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Paxton Town Council votes to donate land to Dollar General for new store location

Apr 27th, 2012 | 0


A year-long effort to bring Dollar General to Paxton finally paid off, as Mayor Hayward Thomas announced that the retailer has committed to install a store location south of the Walton County Sheriff’s Office substation.

The Town Council voted 5-0 its regularly scheduled meeting on Tuesday, April 17, to donate two acres of land for the physical location of the store, per Dollar General’s request. The board members also voted to waive some utilities fees to further incentivize the deal.

City Attorney Lori Bytell advised the Council that the final terms of agreement between the city and Dollar General should include a “reverter clause,” which will stipulate that the donated property would return to the city’s ownership should the land cease to be used as a retail location after a given time period. Bytell also advised that the final agreement should include language preventing “certain legal but unwanted businesses” from moving into the location in the event of Dollar General’s unforeseen pull-out. The Council concurred, stating its desire to reserve the property’s use for “family-oriented businesses.”

“That way we would secure our investment because, certainly, we don’t want them to come, set up shop for a year, close [the store] down, and then they have our land,” Bytell said. “We want some assurance with that. That way we’re protected.”

Councilman Charles Cook said sealing the deal with Dollar General is the first step to bringing other kinds of businesses and services to the city and its people.

“If we can get one business in there and get it started then more will gradually come,” said Councilman Charles cook. “It’ll take a while, but we need a grocery store and some other things (in Paxton) too.”

Bytell was directed to draft a letter of the city’s intent to work together with Dollar General in order to hash out the final agreement between the two entities.

The other main items of discussion at the Council meeting revolved around activities such as the monthly livestock sales and Dixie Youth League baseball games. Since both make use of the 83-space parking lot near the Paxton Agriculture Complex, auction proprietor Dale Anderson, who attended the meeting to renew his lease agreement with the city, requested that Dixie Youth events not be scheduled on the same day as farm sales in order to avoid overcrowding. Anderson said such scheduling conflicts put children at risk because livestock sellers and buyers are forced to maneuver animal haulers within the tight confines of the Ag Complex parking lot, which becomes crowded enough when only one event is using it.

Paxton Dixie Youth League President Matt Mitchell said instances of both farm sales and home games occurring on the same day were rare, and the recent events Anderson spoke of where the result of games that had been rescheduled due to inclement weather the week before.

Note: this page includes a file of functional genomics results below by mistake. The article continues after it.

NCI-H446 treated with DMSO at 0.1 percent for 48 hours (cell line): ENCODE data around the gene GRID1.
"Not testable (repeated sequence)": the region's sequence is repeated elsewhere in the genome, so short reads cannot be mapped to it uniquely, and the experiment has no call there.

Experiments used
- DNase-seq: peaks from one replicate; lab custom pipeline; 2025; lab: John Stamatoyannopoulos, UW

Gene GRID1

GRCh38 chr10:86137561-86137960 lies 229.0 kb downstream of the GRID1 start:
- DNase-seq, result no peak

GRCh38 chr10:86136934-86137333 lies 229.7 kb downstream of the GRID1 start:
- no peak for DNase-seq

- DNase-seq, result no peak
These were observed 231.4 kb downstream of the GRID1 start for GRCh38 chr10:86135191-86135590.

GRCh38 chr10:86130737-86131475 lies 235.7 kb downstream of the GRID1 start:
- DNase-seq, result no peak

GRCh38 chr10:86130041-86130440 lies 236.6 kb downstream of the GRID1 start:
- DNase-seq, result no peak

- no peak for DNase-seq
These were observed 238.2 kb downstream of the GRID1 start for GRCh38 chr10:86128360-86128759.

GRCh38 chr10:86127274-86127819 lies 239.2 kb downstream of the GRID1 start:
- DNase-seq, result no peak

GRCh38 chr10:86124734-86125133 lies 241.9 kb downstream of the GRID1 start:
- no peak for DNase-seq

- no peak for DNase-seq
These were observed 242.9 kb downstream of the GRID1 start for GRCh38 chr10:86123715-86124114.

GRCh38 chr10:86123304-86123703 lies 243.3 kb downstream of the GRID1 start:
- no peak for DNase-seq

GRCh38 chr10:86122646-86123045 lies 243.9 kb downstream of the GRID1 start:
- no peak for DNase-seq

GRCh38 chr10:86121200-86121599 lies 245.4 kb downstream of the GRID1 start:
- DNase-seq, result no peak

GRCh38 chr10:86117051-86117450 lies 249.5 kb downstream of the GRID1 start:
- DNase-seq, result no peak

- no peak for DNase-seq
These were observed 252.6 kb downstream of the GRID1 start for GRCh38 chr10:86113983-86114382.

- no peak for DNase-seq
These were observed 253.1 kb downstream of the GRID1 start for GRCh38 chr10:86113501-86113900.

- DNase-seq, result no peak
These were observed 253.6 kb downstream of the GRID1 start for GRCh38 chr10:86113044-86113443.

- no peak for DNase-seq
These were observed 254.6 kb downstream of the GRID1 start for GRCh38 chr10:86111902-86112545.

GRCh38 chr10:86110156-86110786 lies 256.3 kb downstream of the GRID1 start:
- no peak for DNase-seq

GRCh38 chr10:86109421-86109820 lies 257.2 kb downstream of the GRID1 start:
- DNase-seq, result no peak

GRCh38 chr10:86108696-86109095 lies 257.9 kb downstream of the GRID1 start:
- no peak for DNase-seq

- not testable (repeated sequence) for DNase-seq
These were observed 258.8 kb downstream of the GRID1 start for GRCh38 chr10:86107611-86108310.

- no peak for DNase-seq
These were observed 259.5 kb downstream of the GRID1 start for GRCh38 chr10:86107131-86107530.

Though alternative parking areas for both kinds of events were discussed, including having attendees cross U.S. 331 from parking lots at Paxton School, Bytell said this too created a problem, as the city would be held liable for any injuries that occurred on city property. The Council also discussed soliciting help from sheriff’s deputies to assist with parking and requesting that the Florida Department of Environmental Protection allow sections of an area designated as protected wetlands be used for excess parking.

In the end, it was decided between Anderson and Mitchell that representatives of both organizations would meet to work out schedules in advance so as to prevent conflicts from developing in the future.

After concluding that portion of the meeting, Mitchell and other members of the Paxton Dixie Youth League Board of Directors came before the Council to get a decision to allow or disallow registered sex offenders with a “released” designation from attending League events.

Two individuals in particular, parents of children that play for Dixie Youth League teams, are known to officials, and neither is currently serving any sanction for their prior offenses. Registered offenders with this designation are not prohibited by Florida Statute from living within a certain distance of places frequented by children, nor are they prohibited from attending school functions involving their own children. However, in light of the sensitivity of the issue, Mitchell said he wanted to take the decision to prohibit these individuals from attending functions at the ballpark, which counts as city property, out of the Board of Directors’ hands.

Bytell said an ordinance was required to enact the Council’s will one way or another. While the Council members discussed all alternatives at length, they eventually requested that Bytell put together a packet outlining their legal options so that the matter can be further discussed at next month’s meeting.

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